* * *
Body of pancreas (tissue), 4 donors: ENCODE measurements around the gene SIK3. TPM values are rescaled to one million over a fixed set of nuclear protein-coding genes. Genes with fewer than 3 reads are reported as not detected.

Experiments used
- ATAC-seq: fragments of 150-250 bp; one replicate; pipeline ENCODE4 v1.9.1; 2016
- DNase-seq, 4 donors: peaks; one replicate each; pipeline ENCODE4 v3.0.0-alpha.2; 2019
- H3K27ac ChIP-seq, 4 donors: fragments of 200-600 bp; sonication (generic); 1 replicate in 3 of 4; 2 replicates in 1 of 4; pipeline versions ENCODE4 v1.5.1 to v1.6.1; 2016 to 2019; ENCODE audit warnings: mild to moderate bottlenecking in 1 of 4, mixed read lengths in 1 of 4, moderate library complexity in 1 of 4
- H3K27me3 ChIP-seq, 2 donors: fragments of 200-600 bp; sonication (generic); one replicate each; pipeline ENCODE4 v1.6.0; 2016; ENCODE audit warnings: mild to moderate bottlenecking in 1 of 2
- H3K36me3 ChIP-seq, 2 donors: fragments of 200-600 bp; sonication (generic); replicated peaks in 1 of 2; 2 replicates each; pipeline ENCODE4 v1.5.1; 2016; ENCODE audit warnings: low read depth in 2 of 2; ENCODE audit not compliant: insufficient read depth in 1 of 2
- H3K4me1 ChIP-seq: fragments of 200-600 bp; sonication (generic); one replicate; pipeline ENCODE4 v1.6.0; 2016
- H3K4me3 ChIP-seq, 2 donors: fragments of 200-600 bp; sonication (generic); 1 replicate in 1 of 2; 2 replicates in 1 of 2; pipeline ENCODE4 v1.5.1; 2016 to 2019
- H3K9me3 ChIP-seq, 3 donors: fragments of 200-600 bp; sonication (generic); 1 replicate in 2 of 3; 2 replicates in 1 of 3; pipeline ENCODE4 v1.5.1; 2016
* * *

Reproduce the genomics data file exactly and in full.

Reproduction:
Body of pancreas (tissue), 4 donors: ENCODE measurements around the gene SIK3. TPM values are rescaled to one million over a fixed set of nuclear protein-coding genes. Genes with fewer than 3 reads are reported as not detected.

Experiments used
- ATAC-seq: fragments of 150-250 bp; one replicate; pipeline ENCODE4 v1.9.1; 2016
- DNase-seq, 4 donors: peaks; one replicate each; pipeline ENCODE4 v3.0.0-alpha.2; 2019
- H3K27ac ChIP-seq, 4 donors: fragments of 200-600 bp; sonication (generic); 1 replicate in 3 of 4; 2 replicates in 1 of 4; pipeline versions ENCODE4 v1.5.1 to v1.6.1; 2016 to 2019; ENCODE audit warnings: mild to moderate bottlenecking in 1 of 4, mixed read lengths in 1 of 4, moderate library complexity in 1 of 4
- H3K27me3 ChIP-seq, 2 donors: fragments of 200-600 bp; sonication (generic); one replicate each; pipeline ENCODE4 v1.6.0; 2016; ENCODE audit warnings: mild to moderate bottlenecking in 1 of 2
- H3K36me3 ChIP-seq, 2 donors: fragments of 200-600 bp; sonication (generic); replicated peaks in 1 of 2; 2 replicates each; pipeline ENCODE4 v1.5.1; 2016; ENCODE audit warnings: low read depth in 2 of 2; ENCODE audit not compliant: insufficient read depth in 1 of 2
- H3K4me1 ChIP-seq: fragments of 200-600 bp; sonication (generic); one replicate; pipeline ENCODE4 v1.6.0; 2016
- H3K4me3 ChIP-seq, 2 donors: fragments of 200-600 bp; sonication (generic); 1 replicate in 1 of 2; 2 replicates in 1 of 2; pipeline ENCODE4 v1.5.1; 2016 to 2019
- H3K9me3 ChIP-seq, 3 donors: fragments of 200-600 bp; sonication (generic); 1 replicate in 2 of 3; 2 replicates in 1 of 3; pipeline ENCODE4 v1.5.1; 2016